With a yield at almost 9%, Corus Entertainment Inc. (TSX:CJR.B) can be a fantastic choice for a yield-focused investor looking for income in the short to medium term. This stock has been on a bumpy ride over the past two years and has declined substantially to a level which is approximately half its 2014 price. The stock is currently trading at a forward price-to-earnings ratio of nearly 15, which makes this stock not cheap, but not expensive either.
Is the dividend safe?
With a yield of 8.7%, the first thing many income investors will ask is, how safe is the underlying dividend? To assess this, an investor must look at the company’s fundamentals, paying particular attention to the cash flow the company is able to generate from its operations.
In Q1 2017, Corus has generated $34 million of free cash flow from operations, which amounts to approximately $11.3 million per month. The company paid a monthly dividend of $0.094583 per share, meaning a monthly dividend disbursement of $18.5 million per month, given the number of shares currently outstanding.
While the current dividend is higher than the cash flows generated by the company, Corus has been paying down debt and has a cash position in addition to an unused credit facility amounting to $300 million that Corus will likely use to keep its dividend yield constant. Given that Corus’s stock is heavily focused on dividend disbursements to shareholders, investors can be confident that, at least in the short term, the company will continue to pay dividends to satisfy investor demand for its stock
The flip side of a high dividend yield
The argument that can be made for Corus is that the company should invest the free cash flow generated from its operating business back into the business to earn higher yields in the future. Corus appears to have taken the position that it wants to remain a dividend or yield stock and appeal to a specific investor base based on its dividend history. Corus has paid dividends in each month for the past 10 years — dividends that have continued to increase over time.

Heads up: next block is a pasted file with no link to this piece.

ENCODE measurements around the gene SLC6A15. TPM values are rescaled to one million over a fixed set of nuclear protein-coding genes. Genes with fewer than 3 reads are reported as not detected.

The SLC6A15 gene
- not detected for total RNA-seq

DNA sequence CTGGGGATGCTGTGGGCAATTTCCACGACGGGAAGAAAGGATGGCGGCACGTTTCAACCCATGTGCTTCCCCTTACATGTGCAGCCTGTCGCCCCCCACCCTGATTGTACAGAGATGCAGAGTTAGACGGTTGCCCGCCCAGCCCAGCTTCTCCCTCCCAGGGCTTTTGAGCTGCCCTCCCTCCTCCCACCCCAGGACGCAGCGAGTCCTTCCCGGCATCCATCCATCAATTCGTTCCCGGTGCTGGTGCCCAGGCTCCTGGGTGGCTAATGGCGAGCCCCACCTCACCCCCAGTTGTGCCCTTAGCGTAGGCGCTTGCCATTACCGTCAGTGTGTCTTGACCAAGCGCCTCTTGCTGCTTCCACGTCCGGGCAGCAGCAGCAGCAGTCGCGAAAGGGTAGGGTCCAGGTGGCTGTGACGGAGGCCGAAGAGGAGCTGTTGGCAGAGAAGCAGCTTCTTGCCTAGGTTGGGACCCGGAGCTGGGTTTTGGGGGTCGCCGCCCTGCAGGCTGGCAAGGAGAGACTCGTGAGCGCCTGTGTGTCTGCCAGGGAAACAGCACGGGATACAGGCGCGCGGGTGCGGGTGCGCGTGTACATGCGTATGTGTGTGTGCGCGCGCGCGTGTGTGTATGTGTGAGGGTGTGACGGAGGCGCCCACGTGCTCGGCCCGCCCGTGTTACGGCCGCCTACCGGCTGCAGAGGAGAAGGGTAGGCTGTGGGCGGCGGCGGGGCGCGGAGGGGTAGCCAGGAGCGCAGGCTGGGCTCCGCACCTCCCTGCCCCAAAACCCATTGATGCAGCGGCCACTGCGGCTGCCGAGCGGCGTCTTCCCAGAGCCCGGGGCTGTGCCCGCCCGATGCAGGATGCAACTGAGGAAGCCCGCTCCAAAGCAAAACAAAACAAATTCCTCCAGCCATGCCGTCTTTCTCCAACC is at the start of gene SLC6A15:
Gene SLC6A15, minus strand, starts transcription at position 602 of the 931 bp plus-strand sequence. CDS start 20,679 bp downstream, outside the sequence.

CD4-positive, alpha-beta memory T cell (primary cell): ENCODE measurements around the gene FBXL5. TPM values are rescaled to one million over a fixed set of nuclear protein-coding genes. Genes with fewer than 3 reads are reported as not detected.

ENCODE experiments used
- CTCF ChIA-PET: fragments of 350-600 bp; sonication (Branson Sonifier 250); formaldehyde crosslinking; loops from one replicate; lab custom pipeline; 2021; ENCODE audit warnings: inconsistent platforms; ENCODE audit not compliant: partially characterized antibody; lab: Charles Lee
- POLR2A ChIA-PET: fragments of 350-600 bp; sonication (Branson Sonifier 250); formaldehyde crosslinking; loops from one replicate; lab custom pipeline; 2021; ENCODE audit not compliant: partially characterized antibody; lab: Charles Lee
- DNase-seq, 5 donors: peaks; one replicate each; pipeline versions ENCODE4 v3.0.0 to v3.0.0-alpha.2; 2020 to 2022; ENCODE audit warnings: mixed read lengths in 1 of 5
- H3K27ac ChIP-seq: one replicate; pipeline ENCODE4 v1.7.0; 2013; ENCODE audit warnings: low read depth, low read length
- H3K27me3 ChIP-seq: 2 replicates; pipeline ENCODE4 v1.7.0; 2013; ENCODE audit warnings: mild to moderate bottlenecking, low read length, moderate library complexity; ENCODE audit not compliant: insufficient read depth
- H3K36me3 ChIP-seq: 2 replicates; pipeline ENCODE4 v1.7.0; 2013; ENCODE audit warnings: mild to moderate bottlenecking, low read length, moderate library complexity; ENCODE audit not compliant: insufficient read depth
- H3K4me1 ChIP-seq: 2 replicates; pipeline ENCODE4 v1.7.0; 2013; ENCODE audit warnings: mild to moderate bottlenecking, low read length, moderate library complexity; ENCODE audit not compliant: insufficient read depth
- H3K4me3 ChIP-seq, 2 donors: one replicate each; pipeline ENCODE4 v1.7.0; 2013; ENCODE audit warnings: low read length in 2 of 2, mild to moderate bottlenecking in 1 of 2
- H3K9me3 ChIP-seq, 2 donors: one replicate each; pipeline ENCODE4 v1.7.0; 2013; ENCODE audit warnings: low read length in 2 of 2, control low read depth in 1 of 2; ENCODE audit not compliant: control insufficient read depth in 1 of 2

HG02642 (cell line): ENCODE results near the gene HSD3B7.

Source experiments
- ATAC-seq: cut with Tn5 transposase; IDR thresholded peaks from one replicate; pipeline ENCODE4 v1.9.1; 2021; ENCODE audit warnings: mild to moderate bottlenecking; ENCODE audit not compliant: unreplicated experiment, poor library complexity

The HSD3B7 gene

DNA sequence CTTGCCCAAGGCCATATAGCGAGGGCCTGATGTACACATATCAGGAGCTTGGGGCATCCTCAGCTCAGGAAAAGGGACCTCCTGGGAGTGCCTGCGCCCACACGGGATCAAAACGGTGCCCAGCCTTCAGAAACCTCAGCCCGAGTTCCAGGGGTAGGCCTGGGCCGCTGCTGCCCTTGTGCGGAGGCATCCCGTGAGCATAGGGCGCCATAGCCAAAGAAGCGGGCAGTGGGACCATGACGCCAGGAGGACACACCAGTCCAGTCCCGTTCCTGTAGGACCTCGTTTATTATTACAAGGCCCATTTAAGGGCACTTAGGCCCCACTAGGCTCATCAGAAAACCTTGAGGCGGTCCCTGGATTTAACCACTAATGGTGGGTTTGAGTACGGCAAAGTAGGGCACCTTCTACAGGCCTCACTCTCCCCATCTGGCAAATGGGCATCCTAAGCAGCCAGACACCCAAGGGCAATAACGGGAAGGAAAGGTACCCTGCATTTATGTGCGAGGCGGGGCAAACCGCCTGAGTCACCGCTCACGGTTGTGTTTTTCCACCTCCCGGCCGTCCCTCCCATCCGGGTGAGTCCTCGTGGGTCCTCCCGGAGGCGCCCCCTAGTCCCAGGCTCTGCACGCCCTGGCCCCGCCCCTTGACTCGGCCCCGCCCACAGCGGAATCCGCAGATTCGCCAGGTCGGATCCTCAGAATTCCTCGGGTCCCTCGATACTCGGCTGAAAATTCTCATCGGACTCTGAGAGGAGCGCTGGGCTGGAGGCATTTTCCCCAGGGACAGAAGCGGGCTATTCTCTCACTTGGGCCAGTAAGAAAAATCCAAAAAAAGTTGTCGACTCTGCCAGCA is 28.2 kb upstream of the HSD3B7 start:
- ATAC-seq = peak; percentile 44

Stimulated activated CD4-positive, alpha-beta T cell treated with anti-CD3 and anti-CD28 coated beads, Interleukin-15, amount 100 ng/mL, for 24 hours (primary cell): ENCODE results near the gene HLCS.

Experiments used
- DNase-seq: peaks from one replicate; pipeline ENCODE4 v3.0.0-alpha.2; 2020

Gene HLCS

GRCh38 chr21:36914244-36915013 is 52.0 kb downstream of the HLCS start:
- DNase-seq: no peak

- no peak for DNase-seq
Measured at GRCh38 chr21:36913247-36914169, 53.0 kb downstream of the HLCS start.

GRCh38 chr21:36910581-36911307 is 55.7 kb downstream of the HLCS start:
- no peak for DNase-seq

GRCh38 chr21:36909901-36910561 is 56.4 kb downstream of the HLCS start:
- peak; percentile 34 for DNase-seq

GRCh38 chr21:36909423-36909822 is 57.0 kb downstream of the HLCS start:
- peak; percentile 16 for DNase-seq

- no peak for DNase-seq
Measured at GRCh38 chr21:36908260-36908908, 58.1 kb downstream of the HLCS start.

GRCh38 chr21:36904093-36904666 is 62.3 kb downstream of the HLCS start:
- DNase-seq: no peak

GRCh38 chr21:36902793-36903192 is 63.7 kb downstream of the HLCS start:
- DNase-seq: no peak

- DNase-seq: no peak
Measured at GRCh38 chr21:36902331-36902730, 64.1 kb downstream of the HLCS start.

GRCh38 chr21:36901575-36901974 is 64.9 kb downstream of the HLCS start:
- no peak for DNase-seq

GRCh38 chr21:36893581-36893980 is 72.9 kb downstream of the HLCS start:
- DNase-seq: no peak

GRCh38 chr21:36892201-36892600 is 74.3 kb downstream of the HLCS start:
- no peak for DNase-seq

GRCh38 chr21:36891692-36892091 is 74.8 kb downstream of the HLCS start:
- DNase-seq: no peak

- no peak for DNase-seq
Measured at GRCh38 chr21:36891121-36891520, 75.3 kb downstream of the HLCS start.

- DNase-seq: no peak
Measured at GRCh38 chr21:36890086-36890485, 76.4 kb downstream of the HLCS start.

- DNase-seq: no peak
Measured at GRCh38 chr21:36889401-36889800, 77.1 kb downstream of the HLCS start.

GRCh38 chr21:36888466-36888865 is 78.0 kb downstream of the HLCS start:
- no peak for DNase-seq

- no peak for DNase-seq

Whether or not Corus decides to slow down its dividend payments or cut its dividend remains to be seen; however, the effect of a dividend cut on the company’s stock price would likely be severe, and management will likely steer clear of a cut, at least in the short term. What is more likely: a “hold” on dividend payments, depending on the ability of the company to continue to generate cash flow. Should Corus approach a 100% dividend-payout yield, investors may begin to speculate further about a potential dividend cut.
The other thing to consider is that the dividend yield of Corus remains high due to the company’s stock price having declined over the past two years. In 2014, Corus stock was trading at the $25 level — approximately double today’s stock price. Its dividend yield at the time was roughly half of today’s (still decent), and since the media company has continue to maintain and raise its dividend, the yield has improved substantially.
For investors less concerned about principal stock appreciation and looking for a significant and stable dividend (at least for the short term), Corus is a stock that should definitely be looked at further.
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Fool contributor Chris MacDonald has no position in any stocks mentioned.